“The score does not convey a true indication of the play. Cloughduv played well and were unfortunate in not crowning their efforts with a score on a few occasions during the first half of the game (which ended with Carrig 3-0 to 1-1 ahead). Nevertheless this does not detract in any way from the victory of Carrigtwohill. They played to win, and won, and deserved their victory.”
Carrig: J Donovan, M Donovan, J Fouhy, W Ahern, J Ahern, J Kennedy, B Kennedy, R Fitzgibbon, B Fitzgibbon, P Whelan, J Grey, N Grey, T O’Leary, D Hayes, J Mulcahy.
Midleton were next. They had won their first county championship the previous year, though they came by it in the boardroom. With the advent of World War 1 the Athletic Grounds had been commandeered by the British Army so the county final was fixed for Mallow. The weather was so bad that morning, however, that Blackrock assumed the game would be called off and didn‘t travel. The county fell into Midleton’s lap. It was unlikely that Carrig would make it so easy.
“Much was expected of both clubs,” reported the Examiner, “and in their display of the art of handling the caman neither team disappointed the very large assemblage of people who came to witness the match. During the first half Carrigtwohill certainly had the advantage from whatever point of view one judged the game. During the second half they played with great dash and good combination and made very few mistakes, though Midleton proved better in the matter of scoring.”
There was no score for the opening twenty minutes of the first half, though Carrig were playing with the wind. Jimmy Kennedy finally broke the deadlock with a goal, but it was the only score of the half. Midleton responded quickly after the break to take the lead with a goal and a point. The lead changed hands three more times but Midleton finally sealed victory with a late goal: 4-1 to 3-0.
Though the seniors were beaten in May the year was only beginning. The second team found division 3 a less taxing environment and impressed this point on all-comers. Rangers (3-2 to 2-3), Dalcassians, and Funcheon Vale (5-4 to 3-1) were their first three victims, bringing them to a semi-final against Sundays Well; but this was no match at all. Carrig plundered four goals in the first fifteen minutes and three second half goals from Jim O‘Donovan accelerated them to an 11-1 to 0-3 victory.
The final against Knockavilla (near Innishannon) wasn’t played until December 12th but the sod at the Athletic Grounds was reported to be excellent and they were blessed with a fine day. It turned out to be Carrig’s most demanding match. The sides were level, 1-0 each, at half time and for all their second half pressure Carrig couldn’t pull away. In the end two points early in the second half was enough. For the second time Carrig’s second team had brought home a county.
Carrig: John Mulcahy(c), Jim O’Donovan, John O’Keeffe, Tom Walsh, Patrick Cotter, Michael Hegarty, Pat O’Connell, Garrett Cotter, Gerald Cotter, Ger O’Connell, Jim Barry, P O’Donovan, Jim O’Connell, Patrick Mulcahy, Mick Galvin.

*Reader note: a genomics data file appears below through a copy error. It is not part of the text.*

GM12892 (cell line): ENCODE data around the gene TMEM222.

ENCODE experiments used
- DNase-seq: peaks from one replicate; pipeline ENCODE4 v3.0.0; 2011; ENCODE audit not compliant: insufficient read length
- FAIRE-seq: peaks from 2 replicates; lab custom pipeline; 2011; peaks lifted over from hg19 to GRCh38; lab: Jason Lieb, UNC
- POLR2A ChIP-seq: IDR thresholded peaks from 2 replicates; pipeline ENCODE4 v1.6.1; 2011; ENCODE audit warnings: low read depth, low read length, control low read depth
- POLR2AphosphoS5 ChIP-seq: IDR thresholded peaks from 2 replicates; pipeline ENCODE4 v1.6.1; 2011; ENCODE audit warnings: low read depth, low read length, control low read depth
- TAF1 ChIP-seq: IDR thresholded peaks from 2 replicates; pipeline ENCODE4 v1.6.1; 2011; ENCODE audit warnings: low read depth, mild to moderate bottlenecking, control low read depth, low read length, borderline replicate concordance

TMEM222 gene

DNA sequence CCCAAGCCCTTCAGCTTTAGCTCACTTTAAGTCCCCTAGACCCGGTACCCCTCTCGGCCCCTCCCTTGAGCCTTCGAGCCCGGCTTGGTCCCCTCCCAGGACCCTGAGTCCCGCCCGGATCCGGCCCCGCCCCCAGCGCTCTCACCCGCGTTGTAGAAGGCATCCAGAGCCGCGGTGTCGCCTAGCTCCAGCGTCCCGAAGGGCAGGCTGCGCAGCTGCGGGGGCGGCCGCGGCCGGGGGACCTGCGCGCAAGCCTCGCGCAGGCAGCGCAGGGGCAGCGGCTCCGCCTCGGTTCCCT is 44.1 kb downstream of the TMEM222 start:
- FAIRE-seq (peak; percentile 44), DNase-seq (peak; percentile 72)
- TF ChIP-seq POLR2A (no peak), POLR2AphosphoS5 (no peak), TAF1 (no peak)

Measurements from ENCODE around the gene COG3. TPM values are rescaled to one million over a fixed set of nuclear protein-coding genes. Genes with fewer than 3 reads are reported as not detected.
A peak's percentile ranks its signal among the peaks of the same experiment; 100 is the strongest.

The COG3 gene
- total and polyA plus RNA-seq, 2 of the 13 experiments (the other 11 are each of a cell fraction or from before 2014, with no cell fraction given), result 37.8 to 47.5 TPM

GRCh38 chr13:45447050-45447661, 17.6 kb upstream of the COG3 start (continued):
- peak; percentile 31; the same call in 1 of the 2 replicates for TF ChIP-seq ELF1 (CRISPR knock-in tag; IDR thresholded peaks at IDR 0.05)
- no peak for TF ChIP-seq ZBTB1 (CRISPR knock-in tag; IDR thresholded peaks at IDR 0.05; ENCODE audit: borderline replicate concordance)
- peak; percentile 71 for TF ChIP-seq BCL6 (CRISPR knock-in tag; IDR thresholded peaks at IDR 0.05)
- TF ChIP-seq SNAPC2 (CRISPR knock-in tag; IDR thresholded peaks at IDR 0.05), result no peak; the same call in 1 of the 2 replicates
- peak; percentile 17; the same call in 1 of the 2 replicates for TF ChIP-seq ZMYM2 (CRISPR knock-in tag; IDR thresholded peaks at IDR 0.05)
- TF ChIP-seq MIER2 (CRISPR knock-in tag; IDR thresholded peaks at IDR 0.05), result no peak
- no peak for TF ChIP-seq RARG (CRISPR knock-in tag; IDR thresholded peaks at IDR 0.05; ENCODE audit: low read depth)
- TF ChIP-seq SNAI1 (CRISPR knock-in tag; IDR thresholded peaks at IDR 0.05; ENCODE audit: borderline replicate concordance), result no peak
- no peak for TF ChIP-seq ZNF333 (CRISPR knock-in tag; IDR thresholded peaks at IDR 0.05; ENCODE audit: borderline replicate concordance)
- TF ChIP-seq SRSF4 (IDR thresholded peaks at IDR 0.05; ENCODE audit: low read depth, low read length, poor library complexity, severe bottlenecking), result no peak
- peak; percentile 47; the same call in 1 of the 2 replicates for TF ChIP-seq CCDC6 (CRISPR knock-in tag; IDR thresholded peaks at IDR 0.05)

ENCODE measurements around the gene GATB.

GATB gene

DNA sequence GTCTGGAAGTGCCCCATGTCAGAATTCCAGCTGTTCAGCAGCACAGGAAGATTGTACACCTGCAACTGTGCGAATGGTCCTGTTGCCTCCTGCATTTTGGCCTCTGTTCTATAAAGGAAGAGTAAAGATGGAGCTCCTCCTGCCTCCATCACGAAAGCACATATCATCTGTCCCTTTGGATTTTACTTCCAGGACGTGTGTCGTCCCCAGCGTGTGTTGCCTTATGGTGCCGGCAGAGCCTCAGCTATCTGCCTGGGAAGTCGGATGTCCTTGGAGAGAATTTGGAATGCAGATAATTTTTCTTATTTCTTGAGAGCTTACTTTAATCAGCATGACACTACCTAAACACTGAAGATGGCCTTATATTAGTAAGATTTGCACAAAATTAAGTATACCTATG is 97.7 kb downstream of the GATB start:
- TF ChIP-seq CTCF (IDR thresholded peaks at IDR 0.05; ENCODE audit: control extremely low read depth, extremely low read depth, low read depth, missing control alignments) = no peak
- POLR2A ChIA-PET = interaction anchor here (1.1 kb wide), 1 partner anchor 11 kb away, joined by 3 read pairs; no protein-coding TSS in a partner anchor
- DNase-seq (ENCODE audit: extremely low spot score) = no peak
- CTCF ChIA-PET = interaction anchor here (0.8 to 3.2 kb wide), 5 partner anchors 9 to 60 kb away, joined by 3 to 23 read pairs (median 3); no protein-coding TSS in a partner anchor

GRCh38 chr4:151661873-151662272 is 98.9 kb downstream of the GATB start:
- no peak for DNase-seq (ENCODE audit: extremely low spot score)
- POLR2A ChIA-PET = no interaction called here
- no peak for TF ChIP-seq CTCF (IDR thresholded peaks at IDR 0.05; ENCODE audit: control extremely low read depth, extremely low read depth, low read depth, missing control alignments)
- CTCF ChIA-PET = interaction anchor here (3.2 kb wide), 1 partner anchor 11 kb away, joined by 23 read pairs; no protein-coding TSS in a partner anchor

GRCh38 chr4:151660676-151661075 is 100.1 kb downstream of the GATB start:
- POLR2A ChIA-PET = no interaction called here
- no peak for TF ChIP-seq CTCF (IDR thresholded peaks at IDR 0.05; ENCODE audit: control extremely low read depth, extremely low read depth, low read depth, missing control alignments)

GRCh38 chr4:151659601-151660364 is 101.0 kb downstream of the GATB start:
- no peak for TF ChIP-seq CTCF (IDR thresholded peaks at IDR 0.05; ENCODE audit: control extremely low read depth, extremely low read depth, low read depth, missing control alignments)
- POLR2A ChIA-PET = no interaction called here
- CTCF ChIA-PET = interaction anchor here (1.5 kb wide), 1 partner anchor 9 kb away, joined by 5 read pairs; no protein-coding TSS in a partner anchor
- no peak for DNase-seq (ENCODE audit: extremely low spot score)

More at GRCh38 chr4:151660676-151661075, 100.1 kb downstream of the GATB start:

The following are recorded as also playing during this campaign: Moss Meade, John O’Flynn, Paddy O’Connell, Michael Brophy, George Kennedy and Dan Mulcahy.
Incidentally, the Knockavilla team included Sean McCarthy who went on to be chairman of the Cork County Board and president of the GAA between 1932 and 1935.
The club was still in debt from the purchase of ‘the enclosure’ seven years earlier, but they were actively digging themselves out of it. In October they conceived the enterprising idea of a challenge match between Midleton and Blackrock, the county final of 1914 that never was. A huge crowd came to see Blackrock win by just a late point, 1-6 to 2-2, and a carnival atmosphere prevailed.
Blackrock were accompanied by a fife and drum band which, according to the Examiner, “played some stirring national airs before and during the contest. There was also a large crowd from Midleton headed by the local working man‘s brass band, whose playing was much admired.”
Carrig also continued to repay its debt of gratitude to Fr Lynch. He had been stationed in Charleville and Carrig travelled there to play Croom in a fund raising tournament for the local church. The match is mentioned in the oldest known Carrig hurling song, sung to the air of “Care a Jot.”
Come all ye lads of Carrig
I hope you will draw near
And appreciate this little song
Which will make the county fear
Here’s a health to the Gaels of Carrig
And their committee also
Their deeds will live in history
Wherever they may go
Now I’ll give you a brief description
And the names of those athletes
There’s the Fouhys and Jack Mulcahy
Who hold three full back seats
There’s ‘Bobna’ and Bill Gibbons
The Kennedys two likewise
And the trio of Aherns
They’re a terror for their size
Our goalkeeper John Donovan
Like a stonewall safe and sound
And ‘Killarney’ in the centre
His equals can’t be found
There’s David Hayes and Jimmy Grey
And Billy Fenton too
Why in fact there’s not a waster
In the famous Gold and Blue
Down from the north there comes a band
It would do you good to see
Of strapping able fellows
From a fine big country
There’s Mulcahy and Whelans
And the Cotters likewise too
Not forgetting bold Mick Savage
He was loyal to the Gold and Blue
We travelled down to Charleville town
To play the Crooms you see
In this indeed we did succeed
And come home victoriously
We brought the honours to East Cork
And brought them manly too
So give three cheers for the Carrig boys
They’re the pride of the Gold and Blue
It was a significant year for Carrig’s outstanding forward Jimmy Kennedy who had his best year so far in the Cork jersey. They beat the All Ireland champions Clare in the Munster final, 8-2 to 2-1, with Kennedy scoring three of the goals. He scored a goal in the All Ireland final too, but Cork were defeated by Laois, 6-2 to 4-1.
The 1916 season had barely begun when the Easter Rising took place at the GPO in Dublin. Less than a mile away the GAA‘s annual congress, at which Carrig man Billy Ahern was one of the Cork delegates, was just starting in a council chamber of City Hall. Nobody had any grasp of what the Rising’s impact would be.